I don’t generally wax too philosophical on here, so I hope you’ll forgive me this one time.
Five years and a month ago, I drove in an almost trance-like state from North Carolina to Pennsylvania, to be by my critically-ill grandma’s bedside. She had been in and out of the hospital since the prior Christmas and deep down, I knew it was the last time I would see her.
I was on autopilot the whole way. At times I would realize that my thoughts had carried me away, and I was in the left lane holding up a number of other cars who wanted to go 5-10 miles faster than me. I remember thinking that I wish I could tell them I was sorry–that I didn’t mean to be a bad driver, really. If they only knew what I had going on, I was sure they’d forgive my frustrating driving.
Since taking that long drive, on the way to say goodbye to one of the kindest and strongest women I’ve ever known, I’ve found myself with a constant refrain running through my head when I’m dealing with other people, especially when I find them frustrating–“You don’t know what you don’t know.”
We make the mistake of assuming that someone’s words and actions in a small window of time can give us a complete picture of who they are. But everybody has bad days. And sometimes bad weeks, months or even years.
We never know as much as we think we know. We don’t know the full back story. When the cashier at the grocery store is less than friendly, it’s hard to say whether she’s just a natural grouch, or if her joy has been slowly leached away from years in an abusive relationship. That person who neglected to thank you when you held open the door? Maybe he is just thoughtless and rude. Or maybe he just got a difficult diagnosis from the doctor and his mind is a thousand miles away.
Of course there are people who are just mean, rude or uncaring. But sometimes we are too quick to judge and too slow to consider the burdens someone might be carrying. And it robs us of the chance to be caring and possibly provide a moment of sunlight to someone trying to push through the darkness.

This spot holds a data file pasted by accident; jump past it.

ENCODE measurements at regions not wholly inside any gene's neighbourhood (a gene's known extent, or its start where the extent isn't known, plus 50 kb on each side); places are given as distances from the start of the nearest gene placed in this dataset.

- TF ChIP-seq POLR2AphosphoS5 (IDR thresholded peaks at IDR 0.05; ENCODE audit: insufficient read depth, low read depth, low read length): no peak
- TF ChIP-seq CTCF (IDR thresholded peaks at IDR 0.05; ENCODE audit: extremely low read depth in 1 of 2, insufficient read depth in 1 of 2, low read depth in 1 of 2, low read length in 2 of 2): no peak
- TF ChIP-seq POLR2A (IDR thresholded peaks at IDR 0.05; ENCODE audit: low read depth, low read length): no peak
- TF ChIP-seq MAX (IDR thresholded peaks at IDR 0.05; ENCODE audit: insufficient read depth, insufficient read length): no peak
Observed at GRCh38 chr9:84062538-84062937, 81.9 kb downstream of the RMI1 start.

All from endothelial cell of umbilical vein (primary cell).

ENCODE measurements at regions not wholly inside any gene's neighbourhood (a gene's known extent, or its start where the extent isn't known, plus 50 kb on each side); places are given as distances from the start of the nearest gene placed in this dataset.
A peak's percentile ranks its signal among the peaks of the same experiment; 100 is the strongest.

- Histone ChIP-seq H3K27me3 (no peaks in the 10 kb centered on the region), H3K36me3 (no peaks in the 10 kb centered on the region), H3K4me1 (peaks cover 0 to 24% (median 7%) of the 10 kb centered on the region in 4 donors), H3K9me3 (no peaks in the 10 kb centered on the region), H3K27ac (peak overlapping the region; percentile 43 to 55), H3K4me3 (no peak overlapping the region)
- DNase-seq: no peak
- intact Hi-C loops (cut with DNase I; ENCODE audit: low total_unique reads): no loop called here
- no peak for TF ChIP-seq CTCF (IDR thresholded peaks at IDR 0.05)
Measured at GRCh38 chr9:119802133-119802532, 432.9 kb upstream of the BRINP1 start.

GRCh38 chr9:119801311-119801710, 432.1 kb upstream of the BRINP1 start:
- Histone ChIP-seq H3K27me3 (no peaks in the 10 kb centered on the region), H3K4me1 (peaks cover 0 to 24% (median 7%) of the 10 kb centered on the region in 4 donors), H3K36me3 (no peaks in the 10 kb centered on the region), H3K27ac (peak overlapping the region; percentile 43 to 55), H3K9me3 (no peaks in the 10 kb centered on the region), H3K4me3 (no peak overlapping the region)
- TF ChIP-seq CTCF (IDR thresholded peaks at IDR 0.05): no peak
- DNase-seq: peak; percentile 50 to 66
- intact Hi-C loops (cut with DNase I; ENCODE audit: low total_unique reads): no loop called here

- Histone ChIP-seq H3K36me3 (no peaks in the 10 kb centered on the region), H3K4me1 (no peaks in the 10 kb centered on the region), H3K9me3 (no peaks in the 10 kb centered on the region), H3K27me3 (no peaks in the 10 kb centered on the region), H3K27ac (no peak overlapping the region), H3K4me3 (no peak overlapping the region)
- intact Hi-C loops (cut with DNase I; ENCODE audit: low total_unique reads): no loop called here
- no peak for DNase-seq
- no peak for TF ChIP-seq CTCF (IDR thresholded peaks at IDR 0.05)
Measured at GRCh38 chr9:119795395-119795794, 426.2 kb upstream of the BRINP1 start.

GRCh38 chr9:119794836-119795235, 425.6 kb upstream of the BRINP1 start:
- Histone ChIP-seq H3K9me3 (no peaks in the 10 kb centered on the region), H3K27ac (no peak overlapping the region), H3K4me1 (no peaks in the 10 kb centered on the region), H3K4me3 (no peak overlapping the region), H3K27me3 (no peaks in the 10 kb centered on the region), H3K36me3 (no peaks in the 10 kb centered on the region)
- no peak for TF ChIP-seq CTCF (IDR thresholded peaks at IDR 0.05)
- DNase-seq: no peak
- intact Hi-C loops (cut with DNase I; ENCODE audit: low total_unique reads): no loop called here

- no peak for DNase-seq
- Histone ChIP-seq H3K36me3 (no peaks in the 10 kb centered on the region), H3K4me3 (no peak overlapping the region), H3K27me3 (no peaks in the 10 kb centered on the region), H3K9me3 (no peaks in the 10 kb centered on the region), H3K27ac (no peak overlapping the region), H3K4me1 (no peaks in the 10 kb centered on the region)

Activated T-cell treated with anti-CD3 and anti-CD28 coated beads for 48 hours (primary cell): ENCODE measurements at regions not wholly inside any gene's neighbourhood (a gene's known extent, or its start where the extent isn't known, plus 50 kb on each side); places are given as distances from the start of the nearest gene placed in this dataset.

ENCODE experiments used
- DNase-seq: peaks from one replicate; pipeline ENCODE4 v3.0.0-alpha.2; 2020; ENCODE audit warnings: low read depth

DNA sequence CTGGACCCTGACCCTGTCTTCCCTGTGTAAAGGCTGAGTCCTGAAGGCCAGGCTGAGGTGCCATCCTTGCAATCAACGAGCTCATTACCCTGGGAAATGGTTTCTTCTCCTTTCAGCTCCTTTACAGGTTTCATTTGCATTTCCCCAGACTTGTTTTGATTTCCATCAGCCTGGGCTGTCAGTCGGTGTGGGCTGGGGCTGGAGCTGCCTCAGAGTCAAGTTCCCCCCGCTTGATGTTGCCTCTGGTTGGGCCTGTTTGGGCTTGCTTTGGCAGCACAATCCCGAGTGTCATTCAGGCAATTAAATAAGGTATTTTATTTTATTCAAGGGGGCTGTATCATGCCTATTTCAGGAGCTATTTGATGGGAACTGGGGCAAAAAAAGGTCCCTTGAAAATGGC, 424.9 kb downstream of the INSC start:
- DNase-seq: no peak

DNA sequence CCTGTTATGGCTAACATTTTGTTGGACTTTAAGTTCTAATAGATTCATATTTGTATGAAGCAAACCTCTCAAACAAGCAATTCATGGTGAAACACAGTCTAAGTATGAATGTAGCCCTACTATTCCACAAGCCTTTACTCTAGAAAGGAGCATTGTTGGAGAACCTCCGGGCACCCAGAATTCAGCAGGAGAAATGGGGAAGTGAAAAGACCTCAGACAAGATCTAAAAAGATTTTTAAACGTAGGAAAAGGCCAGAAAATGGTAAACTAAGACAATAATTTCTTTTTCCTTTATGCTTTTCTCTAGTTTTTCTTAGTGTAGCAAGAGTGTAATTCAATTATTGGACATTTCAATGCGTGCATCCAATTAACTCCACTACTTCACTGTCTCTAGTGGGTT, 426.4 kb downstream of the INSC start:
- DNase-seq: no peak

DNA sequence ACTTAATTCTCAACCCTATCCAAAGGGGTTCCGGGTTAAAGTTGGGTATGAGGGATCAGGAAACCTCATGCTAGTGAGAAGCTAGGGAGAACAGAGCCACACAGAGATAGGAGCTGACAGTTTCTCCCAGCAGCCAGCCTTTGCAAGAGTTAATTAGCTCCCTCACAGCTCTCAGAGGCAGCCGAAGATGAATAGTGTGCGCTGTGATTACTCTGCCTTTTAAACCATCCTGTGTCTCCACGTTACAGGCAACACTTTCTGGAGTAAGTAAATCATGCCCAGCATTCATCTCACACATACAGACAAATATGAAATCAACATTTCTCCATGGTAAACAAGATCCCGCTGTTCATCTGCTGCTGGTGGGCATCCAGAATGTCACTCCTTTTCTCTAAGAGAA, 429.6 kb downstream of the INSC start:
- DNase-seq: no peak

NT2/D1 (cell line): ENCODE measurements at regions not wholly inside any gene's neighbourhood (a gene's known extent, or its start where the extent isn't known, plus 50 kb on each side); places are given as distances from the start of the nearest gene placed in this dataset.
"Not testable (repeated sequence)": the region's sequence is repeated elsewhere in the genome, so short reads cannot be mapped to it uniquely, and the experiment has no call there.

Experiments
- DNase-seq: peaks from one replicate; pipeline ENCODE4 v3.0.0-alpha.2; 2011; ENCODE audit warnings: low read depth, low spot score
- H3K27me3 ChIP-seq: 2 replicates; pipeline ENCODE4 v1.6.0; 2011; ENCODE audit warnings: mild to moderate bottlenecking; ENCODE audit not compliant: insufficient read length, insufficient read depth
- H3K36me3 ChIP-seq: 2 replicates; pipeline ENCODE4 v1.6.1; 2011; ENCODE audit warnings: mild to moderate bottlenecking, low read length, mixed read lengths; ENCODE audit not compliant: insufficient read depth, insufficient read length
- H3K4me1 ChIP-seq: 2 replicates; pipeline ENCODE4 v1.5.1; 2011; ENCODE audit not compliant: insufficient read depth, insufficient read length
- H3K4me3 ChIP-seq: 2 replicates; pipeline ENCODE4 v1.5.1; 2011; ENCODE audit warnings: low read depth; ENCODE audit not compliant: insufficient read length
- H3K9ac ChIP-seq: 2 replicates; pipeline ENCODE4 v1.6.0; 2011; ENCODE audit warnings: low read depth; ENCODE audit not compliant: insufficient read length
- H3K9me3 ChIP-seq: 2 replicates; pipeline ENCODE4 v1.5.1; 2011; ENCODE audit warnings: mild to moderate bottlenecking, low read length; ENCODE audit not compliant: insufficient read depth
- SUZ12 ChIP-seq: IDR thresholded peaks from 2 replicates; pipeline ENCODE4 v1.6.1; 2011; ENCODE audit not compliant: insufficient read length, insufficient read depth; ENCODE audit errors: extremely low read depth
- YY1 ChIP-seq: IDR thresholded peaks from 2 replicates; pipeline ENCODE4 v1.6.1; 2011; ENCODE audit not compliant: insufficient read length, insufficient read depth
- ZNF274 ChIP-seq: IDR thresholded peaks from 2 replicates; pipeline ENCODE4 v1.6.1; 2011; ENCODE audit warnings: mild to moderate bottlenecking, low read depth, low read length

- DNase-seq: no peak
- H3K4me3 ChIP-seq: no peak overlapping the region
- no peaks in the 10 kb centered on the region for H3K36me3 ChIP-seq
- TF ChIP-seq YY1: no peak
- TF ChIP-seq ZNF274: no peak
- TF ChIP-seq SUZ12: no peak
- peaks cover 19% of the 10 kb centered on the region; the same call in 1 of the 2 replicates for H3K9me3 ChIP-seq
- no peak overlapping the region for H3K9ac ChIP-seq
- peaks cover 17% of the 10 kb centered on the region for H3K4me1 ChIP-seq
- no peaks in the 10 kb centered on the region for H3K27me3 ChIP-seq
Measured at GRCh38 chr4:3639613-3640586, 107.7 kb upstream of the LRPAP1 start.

My little family recently learned some difficult news. We are all going to come out on the other side, and we will be okay. But right now, we are finding our way blindly through the darkness. We are worried 90 percent of the time, and we are in pain.
And we aren’t always ourselves. We may seem distracted, and maybe, just maybe, there are times that to others, we may seem rude or unkind.
We are not. You don’t know what you don’t know. And because of the nature of this particular heartache, I can’t share it with you. Sometimes we just have to understand that we never really know someone else’s story.
And because we don’t what we don’t know, then perhaps our default position when confronted with people who frustrate us should be one of empathy and understanding.
Perhaps we will end up giving some mean, little person the benefit of the doubt that he or she doesn’t deserve. But in the long run, the more we are able to let go of and forgive the minor daily infractions others visit upon us–consciously or unconsciously–the more peace we find ourselves. And in the process, maybe we will also grant someone who is going through a hard time just a little bit of much-needed understanding.